Band of merry investors: A handful of companies have experienced a boom in the post-Covid world, including tech giants like Apple and Amazon, newcomers like Zoom, and retail brokerage app Robinhood. Robinhood has been following in the footsteps of other household names like Merrill Lynch, Charles Schwab and E-trade by leveraging a decades old sales pitch centered on democratizing finance. Quartz cites that Robinhood had more than 4.3 million daily average trades in March by leveraging the concepts of fractional share trading and “stay-at-home order” resulting from the pandemic. But does the app have the staying power of its industry rivals?
A Trading Rebound: Global trade is making its rebound much more quickly than it did after the 2008 financial crisis, reports The Wall Street Journal. International trade hit lows earlier this year that had not been seen since the Great Depression, and while trade may not be at pre-pandemic levels, it had recovered almost half of the year’s historic losses by June. Unfortunately, the recovery is not being felt evenly in all affected countries with economies reliant on trade experiencing a faster bounce back than those centered on service industries.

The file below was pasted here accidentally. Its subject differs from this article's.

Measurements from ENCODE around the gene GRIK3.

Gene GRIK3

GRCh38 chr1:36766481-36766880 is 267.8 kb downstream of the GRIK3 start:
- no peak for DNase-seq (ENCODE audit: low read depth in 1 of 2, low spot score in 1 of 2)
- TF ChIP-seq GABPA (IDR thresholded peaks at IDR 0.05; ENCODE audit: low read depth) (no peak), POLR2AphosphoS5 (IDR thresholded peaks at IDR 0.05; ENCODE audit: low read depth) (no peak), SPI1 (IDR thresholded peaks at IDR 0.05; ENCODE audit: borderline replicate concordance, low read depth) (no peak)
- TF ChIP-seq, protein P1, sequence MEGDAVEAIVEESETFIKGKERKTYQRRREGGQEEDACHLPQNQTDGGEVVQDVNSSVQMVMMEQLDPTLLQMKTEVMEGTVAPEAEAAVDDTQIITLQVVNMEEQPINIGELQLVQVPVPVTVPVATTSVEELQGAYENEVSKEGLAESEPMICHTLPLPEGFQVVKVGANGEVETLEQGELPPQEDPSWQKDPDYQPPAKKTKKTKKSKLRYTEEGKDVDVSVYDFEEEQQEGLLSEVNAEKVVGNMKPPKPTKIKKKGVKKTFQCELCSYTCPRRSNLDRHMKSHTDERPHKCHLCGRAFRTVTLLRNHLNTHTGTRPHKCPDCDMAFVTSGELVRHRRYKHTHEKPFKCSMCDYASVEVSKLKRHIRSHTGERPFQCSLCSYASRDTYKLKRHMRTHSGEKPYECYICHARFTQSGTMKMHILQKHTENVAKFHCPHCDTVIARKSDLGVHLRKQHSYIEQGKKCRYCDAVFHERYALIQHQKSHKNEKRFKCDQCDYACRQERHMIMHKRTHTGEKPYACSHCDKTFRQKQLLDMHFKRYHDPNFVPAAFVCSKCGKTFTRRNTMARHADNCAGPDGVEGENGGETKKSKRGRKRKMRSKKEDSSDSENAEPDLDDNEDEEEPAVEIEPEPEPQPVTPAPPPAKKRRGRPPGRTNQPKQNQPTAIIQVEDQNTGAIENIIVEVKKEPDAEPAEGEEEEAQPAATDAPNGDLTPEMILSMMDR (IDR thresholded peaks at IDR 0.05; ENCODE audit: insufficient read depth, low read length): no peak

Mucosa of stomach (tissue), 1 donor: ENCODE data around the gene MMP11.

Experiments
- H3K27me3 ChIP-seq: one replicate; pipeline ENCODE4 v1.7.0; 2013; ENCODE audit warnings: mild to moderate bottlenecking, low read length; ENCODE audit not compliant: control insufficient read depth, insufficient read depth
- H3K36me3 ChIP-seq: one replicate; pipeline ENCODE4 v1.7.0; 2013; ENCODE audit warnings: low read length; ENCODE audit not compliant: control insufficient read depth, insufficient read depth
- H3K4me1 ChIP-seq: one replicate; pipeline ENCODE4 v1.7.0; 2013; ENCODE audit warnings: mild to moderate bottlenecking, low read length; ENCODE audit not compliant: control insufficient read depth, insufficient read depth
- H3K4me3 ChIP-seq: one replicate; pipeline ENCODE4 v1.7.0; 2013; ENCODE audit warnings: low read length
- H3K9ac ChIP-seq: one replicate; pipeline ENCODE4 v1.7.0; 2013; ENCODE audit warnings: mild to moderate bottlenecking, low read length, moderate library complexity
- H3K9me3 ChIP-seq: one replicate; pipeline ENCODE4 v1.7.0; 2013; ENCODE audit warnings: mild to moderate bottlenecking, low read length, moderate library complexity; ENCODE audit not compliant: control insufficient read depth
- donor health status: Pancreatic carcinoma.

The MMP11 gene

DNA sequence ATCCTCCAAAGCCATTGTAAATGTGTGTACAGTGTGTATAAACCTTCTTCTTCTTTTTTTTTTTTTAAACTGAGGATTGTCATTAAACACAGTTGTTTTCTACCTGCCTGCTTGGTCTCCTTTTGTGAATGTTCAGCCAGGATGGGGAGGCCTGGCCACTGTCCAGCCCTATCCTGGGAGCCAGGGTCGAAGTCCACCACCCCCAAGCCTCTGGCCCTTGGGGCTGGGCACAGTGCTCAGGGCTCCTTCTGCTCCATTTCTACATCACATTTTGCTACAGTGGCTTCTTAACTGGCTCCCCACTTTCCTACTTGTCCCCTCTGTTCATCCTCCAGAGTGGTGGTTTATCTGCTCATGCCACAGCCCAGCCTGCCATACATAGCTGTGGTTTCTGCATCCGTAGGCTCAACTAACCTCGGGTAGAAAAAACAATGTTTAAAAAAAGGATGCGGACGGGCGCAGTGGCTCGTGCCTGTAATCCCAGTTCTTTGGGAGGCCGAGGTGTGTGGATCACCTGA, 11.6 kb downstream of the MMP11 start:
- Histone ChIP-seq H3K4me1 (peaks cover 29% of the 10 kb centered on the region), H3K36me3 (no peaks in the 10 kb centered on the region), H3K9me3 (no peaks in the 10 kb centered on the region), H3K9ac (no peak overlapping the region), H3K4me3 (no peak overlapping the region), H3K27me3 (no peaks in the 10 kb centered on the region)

Approved communications: A federal judge has issued an injunction against President Trump’s executive order banning the Chinese social media app, WeChat, from operating in the United States. The app, which the president labeled a national security threat, has been downloaded nearly 22 million times in the United States since 2014 and acts as a primary means of communication for the Chinese community, according to The New York Times. The executive order signed on August 6 would bar any commercial transactions with WeChat or the social media app TikTok, which the government had previously also declared a threat.
Surprising economic growth: Is the recession over? This piece by Axios claims that it might be. The Federal Reserve has released projections for rapid economic growth in the third quarter of 2020 that outpace any other quarter in history. Current forecasts show sustained economic growth throughout 2021 and into the future, with estimates of almost 3 million extra jobs and more than $600 billion in spending despite current unemployment levels and small business closures.